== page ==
Transportation Secretary Ray LaHood has a plan for you heathen gasoline-operated vehicle operators. In the future, walkers and bikers will receive treatment equal to motorized vehicle drivers.
This is the end of favoring motorized transportation at the expense of nonmotorized.
Sounds ominous, yet, vaguely familiar. Is this the new civil rights battle?
This new philosophy on road life is meant to address future policy. When you lay that next stretch of road, you should throw in a bike lane for good measure. You’d pretty much have to wait for the road of your choice to come up for reconstruction, considering it costs anywhere from $5,000-$50,000 per mile to add a bike lane to an existing road.
It’s a nice idea but I wonder how useful it is. I once watched an episode of NOW on PBS that addressed how cars changed our culture. After the car became readily available, our approach to building changed. Since people had a somewhat efficient means of getting to a workplace, we then centralized our workplaces and created cities. People lived outside the cities and used their new four-wheel boxes to travel to the city.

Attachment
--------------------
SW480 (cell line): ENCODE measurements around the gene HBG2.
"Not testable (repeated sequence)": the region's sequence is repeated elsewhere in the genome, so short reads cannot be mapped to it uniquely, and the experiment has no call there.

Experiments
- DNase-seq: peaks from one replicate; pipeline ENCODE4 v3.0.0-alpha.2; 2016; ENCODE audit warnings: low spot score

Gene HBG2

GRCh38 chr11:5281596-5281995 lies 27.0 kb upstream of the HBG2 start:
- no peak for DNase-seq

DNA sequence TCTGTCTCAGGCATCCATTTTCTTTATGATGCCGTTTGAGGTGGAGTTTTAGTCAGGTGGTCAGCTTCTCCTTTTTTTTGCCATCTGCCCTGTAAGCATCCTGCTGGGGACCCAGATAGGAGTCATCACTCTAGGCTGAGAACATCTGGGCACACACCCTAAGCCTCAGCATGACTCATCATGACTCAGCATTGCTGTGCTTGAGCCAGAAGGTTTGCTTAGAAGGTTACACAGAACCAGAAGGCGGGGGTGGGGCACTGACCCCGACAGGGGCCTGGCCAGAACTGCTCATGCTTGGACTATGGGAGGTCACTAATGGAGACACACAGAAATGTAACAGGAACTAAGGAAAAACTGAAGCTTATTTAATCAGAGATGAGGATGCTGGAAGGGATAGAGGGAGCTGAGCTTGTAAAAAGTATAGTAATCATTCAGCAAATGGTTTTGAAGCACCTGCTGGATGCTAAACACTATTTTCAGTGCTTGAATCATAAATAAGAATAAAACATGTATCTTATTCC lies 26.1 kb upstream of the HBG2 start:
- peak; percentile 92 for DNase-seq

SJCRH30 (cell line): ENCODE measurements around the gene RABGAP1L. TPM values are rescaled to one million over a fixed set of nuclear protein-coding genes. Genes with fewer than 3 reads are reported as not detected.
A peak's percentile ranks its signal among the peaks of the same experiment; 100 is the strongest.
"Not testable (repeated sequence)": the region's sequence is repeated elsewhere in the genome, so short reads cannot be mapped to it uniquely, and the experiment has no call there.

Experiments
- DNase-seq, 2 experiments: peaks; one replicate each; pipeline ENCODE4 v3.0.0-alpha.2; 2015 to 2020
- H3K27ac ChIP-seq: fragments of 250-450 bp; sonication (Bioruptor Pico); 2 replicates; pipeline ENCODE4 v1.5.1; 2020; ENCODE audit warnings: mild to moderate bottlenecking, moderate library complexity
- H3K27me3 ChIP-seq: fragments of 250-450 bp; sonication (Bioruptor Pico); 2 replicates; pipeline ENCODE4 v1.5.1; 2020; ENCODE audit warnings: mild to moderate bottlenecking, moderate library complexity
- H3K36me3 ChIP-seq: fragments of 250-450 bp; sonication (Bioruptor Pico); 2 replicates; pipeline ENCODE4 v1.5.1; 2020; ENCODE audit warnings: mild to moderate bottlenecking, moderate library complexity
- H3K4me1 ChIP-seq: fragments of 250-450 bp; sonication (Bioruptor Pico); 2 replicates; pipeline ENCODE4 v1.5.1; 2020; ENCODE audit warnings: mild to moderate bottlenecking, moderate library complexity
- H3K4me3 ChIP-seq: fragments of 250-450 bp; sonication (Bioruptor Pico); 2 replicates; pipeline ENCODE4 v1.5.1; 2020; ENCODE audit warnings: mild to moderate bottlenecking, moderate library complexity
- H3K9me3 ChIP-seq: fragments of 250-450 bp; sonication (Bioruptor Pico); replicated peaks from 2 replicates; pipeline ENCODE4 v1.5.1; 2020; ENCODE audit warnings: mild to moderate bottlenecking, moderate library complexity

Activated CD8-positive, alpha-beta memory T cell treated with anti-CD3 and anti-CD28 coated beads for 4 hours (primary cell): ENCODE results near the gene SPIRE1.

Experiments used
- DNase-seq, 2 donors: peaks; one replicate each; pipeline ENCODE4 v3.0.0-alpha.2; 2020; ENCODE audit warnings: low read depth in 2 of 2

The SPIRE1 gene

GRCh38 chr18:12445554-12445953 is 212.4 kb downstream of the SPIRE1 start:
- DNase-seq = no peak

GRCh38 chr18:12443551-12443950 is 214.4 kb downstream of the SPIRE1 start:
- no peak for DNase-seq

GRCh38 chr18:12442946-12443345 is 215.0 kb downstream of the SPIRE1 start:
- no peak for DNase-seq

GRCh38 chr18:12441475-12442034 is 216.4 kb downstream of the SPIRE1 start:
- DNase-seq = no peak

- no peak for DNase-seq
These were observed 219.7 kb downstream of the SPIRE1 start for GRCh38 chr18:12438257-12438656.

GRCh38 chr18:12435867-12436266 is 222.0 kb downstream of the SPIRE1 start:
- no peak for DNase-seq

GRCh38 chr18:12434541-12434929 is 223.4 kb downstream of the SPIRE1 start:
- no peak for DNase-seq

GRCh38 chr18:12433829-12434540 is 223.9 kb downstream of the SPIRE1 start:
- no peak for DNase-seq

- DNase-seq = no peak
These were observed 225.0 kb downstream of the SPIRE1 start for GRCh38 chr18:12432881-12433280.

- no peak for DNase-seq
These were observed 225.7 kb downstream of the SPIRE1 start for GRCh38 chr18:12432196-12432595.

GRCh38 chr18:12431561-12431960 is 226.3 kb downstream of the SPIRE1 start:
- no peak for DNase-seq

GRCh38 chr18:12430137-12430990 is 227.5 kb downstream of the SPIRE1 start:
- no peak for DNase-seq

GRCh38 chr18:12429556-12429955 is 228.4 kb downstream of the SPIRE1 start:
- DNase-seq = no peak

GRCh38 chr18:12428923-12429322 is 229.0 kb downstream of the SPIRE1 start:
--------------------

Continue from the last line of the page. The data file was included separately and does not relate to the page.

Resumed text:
So what does this mean?
Our cities are not necessarily able to expand the roads to include bike lanes. Most downtown areas I’ve seen have sidewalks (not always well maintained sidewalks, but sidewalks nonetheless). There is a building, a sidewalk, and then the road. Where do we add a bike lane in the future?
Sometimes when we have good intentions in adding bike lanes, we still fail.
There are benefits to bike lanes, of course. I’m all for biking for exercise or recreation. But this policy change proposal just seems a little too unicorn-ish. Nice in theory, but hard to implement. Unless we can scrape together more money.
Maybe the Fed can just roll a few more sheets of money off the press. They seem fond of that.